Stupidity

13 Nov

Stupidity 

One of the more cheerful bits of news this autumn has been about the health of the guitarist John Wilkinson  (aka Wilko Johnson).  Earlier this year Wilko collaborated with Roger Daltrey on what everyone (including him) thought would be a final CD before he succumbed to what had been diagnosed as terminal pancreatic cancer. However, following surgery to remove an enormous tumor, he now appears to be clear of the disease. While I really enjoyed the collaboration ‘Going Back Home’, today’s post features something from much earlier in his career – the live album ‘Stupidity’ made as a member of Dr Feelgood.

My reasons for this choice are selfish : It’s my favourite Feelgoods album and this is, in part, because when it was released originally (in 1976 on United Artists), the first pressing came with a bonus single (Johnny B Goode and Riot in Cell Block No 9). Unlike the rest of the (live) album, this was recorded at the legendary Friars Club in Aylesbury in 1975 – and I was in the audience! This, sadly, is the closest I am ever likely to get to being associated with a No.1 chart topping album.

Dr Feelgood were one of the very best of the  ‘pub rock’ bands that paved the way for the whole punk explosion. They had energy, they had attitude and few of their songs exceeded three minutes. Unlike many of the punk bands that followed them, they also had talent.  Even now I can recall the names of every member off the top of my head: Frontman Lee Brilleaux on vocals and nasty blues harmonica, Wilko, playing a unique and aggressive hybrid of lead and rhythm guitar, The Big Figure (John Martin) on bass  and John B. Sparks on drums.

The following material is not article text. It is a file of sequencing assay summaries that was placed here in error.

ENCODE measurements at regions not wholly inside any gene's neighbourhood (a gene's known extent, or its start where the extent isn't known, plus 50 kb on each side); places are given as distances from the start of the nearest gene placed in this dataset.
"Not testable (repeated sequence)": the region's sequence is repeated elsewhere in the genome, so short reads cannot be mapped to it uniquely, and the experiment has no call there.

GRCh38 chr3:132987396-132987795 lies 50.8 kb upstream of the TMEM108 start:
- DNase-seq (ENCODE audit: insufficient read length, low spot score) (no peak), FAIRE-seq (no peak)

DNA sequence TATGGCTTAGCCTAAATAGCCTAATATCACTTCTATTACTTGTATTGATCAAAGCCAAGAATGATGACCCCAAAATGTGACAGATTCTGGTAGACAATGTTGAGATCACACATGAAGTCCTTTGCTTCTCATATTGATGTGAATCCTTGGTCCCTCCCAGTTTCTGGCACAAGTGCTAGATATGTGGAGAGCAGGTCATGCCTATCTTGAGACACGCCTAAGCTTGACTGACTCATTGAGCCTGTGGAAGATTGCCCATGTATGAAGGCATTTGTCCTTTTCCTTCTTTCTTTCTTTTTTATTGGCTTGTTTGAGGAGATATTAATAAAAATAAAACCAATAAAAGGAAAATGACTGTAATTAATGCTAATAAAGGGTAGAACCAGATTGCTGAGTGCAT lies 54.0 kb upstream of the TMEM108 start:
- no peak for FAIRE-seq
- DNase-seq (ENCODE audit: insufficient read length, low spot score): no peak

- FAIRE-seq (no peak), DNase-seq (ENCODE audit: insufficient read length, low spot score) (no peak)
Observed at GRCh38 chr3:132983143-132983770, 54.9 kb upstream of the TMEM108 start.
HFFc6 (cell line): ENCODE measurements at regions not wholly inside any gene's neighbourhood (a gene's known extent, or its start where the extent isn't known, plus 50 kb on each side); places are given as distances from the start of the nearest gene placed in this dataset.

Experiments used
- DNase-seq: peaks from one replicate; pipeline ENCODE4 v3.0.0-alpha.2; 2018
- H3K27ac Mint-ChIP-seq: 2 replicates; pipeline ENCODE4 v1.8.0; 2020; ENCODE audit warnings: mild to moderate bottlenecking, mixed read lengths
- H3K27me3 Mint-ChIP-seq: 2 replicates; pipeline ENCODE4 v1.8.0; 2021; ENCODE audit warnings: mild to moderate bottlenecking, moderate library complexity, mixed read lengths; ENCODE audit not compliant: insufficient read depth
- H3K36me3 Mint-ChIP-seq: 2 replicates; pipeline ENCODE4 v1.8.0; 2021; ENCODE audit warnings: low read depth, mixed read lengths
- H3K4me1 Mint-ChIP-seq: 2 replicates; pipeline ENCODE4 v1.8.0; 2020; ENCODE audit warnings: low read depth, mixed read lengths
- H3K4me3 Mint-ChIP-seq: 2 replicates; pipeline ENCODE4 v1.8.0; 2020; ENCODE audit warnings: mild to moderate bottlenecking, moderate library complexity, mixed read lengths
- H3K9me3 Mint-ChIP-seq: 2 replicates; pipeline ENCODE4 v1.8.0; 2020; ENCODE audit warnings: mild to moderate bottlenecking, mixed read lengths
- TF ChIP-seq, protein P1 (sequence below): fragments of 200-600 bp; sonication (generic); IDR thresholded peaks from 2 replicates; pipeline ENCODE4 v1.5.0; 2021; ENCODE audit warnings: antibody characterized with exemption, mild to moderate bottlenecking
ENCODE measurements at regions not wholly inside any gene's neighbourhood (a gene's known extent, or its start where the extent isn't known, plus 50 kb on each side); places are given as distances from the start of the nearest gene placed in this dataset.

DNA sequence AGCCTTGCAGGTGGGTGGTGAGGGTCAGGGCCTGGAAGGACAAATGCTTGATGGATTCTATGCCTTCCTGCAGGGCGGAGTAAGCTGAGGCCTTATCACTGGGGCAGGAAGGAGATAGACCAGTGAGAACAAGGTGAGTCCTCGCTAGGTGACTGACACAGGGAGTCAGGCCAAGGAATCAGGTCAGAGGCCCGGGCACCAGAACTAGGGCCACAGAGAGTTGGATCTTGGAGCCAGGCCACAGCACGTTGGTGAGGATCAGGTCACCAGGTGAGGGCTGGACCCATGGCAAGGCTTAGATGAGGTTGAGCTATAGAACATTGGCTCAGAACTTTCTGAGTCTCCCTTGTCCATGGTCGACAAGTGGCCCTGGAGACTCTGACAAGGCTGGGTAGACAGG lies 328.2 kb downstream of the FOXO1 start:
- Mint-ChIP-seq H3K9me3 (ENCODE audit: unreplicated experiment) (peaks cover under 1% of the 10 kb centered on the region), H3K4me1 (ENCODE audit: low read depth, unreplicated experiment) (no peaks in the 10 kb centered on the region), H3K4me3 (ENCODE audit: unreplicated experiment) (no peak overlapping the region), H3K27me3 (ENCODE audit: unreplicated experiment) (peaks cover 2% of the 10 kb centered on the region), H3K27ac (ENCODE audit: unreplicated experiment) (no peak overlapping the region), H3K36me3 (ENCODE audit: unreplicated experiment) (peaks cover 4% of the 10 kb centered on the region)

The Feelgoods had put out two albums before  ‘Stupidity’ (‘ Down By The Jetty’ and ‘Malpractice’) and had developed a reputation as a great live act.  Having seen them twice in this period, in relatively small venues,  I can confirm that they were simply awesome  live – playing a mix of Wilko originals (‘She Does It Right’ and ‘Roxette’ my faves here and R&B covers (Bo Diddley, Rufus Thomas,  Chuck Berry etc).

Intense, brooding, menacing, the live interaction between Johnson and Brilleaux was electric and this is apparent and  reflected in the album’s cover picture – an classic LP cover image.  Others will decide whether Wilko was sacked from the band (his line) or walked (implied on the band’s website)  but whatever, the Feelgood’s moment in the sun  faded with his departure. The chemistry was different with his replacement, Gypie Mayo, and never again would the Feelgoods be cutting-edge. And despite a solid career later and wide respect and affection in the niche he created (with Solid Senders, the Wilko Johnson Band and as a member of Ian Dury’s Blockheads) Wilko himself hasn’t yet ever surpassed his first three recordings – although if he continues his association with Daltrey, I hope the best may be yet to come!

But, just for a few weeks in 1976, Dr Feelgood  were absolutely the hottest band in Britain. And they deserved to be.

 

PS In one of those slightly surreal coincidences, one of my friends and former colleagues (hi Jonathan!) from the 1980s, was a contemporary of Wilko’s at Westcliff Grammar School in Southend and at Newcastle University!

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